George Washington's address on October 20 1794
to General Lee at Bedford, PA as Washington was
preparing to return to Philadelphia.
To Henry Lee Esq. Commander in Chief of the Milita Army,
on its march against the Insurgents in certain Western Counties of Pennsylvania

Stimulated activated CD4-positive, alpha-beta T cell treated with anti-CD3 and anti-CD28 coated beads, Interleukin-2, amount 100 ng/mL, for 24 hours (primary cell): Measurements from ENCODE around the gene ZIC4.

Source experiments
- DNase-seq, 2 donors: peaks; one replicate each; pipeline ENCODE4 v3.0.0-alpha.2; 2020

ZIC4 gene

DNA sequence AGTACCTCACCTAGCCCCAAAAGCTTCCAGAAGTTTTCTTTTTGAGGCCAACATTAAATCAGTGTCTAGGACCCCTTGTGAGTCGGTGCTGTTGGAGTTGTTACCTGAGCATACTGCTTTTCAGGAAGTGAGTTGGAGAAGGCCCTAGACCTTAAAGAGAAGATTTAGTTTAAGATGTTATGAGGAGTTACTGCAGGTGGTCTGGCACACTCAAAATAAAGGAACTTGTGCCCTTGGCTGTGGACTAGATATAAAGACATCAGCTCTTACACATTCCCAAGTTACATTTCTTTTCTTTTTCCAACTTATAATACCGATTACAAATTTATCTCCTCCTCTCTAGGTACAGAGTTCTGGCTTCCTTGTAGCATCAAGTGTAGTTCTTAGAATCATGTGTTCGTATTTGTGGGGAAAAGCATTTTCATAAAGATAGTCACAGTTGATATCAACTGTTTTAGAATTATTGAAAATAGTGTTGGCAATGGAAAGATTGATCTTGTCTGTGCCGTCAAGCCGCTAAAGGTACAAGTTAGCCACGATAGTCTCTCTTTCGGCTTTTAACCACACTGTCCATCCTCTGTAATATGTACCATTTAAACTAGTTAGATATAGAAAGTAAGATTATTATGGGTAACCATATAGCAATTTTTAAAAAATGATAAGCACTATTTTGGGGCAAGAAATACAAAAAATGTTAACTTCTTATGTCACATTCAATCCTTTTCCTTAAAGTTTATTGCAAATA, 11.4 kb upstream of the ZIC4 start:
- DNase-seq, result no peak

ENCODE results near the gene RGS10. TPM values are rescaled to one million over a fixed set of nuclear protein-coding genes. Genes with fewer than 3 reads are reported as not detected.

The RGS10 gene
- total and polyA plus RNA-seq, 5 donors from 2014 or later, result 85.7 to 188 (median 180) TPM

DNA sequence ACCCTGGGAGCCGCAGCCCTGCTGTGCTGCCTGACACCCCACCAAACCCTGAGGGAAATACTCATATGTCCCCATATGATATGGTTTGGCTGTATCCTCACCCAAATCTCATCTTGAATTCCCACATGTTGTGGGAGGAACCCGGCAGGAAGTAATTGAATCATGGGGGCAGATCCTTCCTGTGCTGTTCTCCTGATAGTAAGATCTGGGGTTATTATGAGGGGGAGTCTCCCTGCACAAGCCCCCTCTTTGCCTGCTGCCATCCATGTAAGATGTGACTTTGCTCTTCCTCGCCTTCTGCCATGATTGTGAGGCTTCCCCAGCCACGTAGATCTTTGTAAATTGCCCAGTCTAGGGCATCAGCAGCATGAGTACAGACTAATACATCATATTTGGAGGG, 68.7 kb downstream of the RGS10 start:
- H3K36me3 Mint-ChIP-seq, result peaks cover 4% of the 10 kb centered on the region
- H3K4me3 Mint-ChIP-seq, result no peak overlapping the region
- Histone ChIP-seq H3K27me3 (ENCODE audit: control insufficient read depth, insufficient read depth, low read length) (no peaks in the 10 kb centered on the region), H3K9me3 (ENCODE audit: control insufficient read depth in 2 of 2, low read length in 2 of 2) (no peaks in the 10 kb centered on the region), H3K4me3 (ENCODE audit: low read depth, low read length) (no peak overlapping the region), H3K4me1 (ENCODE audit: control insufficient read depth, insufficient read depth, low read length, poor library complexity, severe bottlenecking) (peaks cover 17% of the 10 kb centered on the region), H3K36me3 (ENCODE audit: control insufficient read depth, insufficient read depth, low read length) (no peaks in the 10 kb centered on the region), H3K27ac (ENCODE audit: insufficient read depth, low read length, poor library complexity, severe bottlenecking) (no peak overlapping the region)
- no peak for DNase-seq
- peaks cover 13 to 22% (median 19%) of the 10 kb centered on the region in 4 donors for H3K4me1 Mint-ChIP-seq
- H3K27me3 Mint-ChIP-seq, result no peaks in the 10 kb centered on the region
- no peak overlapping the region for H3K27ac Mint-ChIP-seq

Sir, Being about to return to the seat of Government, I cannot take my departure without conveying through you to the Army under your command the very high sense I entertain of the enlightened and patriotic zeal for the constitution and the laws which has led them so cheerfully to quit their families and homes and the comforts of private life to undertake and thus far to perform a long and fatiguing march and to encounter and endure the hardships and privations of a Military life. Their conduct hitherto affords a full assurance that their perseverance will be equal to their zeal and that they will continue to perform with alacrity - whatever the full accomplishment of the object of their march shall render necessary. No citizens of the United States can ever be engaged in a service more important to the Country. It is nothing less than to consolidate and preserve the blessings of that Revolution which at much expense of blood and treasure constituted us a free and independent Nation. It is to give to the world an illustrious example, of the utmost consequence to the cause of mankind. I experience a heart-felt satisfaction in the conviction that the Conduct of the troops throughout will be in every respect answerable to the goodness of the cause and the magnitude of the stake. There is but one point on which I think it proper to add a special recommendation. It is this, that every officer and soldier will constantly bear in mind that he comes to support the laws and that it would be peculiarly unbecoming in him to be in any way the infractor of them - that the essential principles of a free government confine the provinces of the Military to these two objects - Ist to combat and subdue all who may be found in arms in opposition to the National will and authority; 2nd to aid and support the civil Magistrate in bringing offenders to justice - The dispensation of this justice belongs to the civil Magistrate and let it ever be our pride and our glory to leave the sacred deposit there unviolated. Convey to my fellow citizens in arms my warm acknowledgments for the readiness with which they have seconded me in the most delicate and momentous duty the chief Magistrate of a free people can have to perform and add my affectionate wishes for their health comfort and success - Could my further presence with them have been necessary or compatible with my civil duties at a period when the approaching commencement of a session of Congress particularly urges me to return to the seat of Government; it would not have been withheld. In leaving them I have the less regret, as I know I commit them to an able and faithful director; and that this director will be ably and faithfully seconded by all.